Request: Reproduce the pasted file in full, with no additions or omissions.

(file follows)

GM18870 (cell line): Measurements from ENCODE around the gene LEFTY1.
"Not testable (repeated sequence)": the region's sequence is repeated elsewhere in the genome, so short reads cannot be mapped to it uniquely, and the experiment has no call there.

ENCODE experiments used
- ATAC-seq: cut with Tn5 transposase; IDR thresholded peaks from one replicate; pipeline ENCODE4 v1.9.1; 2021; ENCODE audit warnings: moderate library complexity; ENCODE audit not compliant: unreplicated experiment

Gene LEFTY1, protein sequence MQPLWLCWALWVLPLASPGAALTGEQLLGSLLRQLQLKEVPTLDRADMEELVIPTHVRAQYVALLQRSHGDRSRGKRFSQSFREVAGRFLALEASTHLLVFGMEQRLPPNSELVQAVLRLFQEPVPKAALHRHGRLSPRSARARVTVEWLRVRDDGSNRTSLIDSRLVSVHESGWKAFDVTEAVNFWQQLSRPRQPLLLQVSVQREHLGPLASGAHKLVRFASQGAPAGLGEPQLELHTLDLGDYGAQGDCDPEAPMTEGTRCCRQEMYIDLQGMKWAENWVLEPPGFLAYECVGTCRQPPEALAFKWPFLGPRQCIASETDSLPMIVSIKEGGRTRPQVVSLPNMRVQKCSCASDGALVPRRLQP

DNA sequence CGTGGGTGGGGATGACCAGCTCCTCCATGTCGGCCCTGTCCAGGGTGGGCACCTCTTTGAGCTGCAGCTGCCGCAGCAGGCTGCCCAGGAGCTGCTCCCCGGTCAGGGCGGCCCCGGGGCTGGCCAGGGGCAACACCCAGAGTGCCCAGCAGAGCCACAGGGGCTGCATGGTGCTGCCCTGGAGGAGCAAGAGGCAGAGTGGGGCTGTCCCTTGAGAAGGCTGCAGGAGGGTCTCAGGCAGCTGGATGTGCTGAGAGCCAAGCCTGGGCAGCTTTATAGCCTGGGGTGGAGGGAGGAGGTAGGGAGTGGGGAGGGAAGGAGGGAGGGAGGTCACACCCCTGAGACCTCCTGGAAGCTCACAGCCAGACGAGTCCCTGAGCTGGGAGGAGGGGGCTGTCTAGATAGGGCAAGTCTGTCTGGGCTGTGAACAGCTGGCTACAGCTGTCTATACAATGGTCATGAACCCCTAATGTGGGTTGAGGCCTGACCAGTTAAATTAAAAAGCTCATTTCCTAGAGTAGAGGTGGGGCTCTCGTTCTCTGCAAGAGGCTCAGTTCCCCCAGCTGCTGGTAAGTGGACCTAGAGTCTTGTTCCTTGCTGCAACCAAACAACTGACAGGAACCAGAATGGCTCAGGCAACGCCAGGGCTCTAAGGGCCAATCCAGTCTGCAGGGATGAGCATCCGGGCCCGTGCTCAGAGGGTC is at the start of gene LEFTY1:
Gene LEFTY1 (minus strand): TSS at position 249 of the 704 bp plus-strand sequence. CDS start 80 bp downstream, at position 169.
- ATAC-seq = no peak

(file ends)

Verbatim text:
GM18870 (cell line): Measurements from ENCODE around the gene LEFTY1.
"Not testable (repeated sequence)": the region's sequence is repeated elsewhere in the genome, so short reads cannot be mapped to it uniquely, and the experiment has no call there.

ENCODE experiments used
- ATAC-seq: cut with Tn5 transposase; IDR thresholded peaks from one replicate; pipeline ENCODE4 v1.9.1; 2021; ENCODE audit warnings: moderate library complexity; ENCODE audit not compliant: unreplicated experiment

Gene LEFTY1, protein sequence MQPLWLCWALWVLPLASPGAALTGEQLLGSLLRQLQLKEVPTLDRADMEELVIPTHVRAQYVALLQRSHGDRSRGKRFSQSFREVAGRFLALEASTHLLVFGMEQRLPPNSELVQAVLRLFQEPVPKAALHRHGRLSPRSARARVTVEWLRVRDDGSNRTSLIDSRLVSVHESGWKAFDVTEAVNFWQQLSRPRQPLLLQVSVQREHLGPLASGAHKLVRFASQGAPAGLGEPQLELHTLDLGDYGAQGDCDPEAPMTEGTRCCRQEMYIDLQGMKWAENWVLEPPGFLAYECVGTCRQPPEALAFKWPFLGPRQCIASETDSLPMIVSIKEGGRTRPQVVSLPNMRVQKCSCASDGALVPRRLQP

DNA sequence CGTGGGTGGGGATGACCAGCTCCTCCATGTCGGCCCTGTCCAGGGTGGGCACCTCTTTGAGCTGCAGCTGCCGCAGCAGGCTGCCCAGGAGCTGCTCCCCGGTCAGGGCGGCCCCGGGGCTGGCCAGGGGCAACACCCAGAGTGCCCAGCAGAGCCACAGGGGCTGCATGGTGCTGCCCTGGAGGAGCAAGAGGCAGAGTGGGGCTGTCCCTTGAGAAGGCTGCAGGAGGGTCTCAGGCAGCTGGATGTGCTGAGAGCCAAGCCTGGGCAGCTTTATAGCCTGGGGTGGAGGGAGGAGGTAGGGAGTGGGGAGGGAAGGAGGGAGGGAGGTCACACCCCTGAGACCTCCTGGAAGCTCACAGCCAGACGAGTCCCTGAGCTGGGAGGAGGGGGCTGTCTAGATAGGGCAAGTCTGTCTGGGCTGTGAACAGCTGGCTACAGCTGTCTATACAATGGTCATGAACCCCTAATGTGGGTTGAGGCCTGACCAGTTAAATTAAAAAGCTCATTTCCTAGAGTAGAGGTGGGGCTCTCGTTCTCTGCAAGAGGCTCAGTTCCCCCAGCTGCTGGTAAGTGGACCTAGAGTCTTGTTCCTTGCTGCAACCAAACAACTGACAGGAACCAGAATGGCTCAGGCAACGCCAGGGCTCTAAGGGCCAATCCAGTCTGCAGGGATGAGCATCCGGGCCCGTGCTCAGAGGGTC is at the start of gene LEFTY1:
Gene LEFTY1 (minus strand): TSS at position 249 of the 704 bp plus-strand sequence. CDS start 80 bp downstream, at position 169.
- ATAC-seq = no peak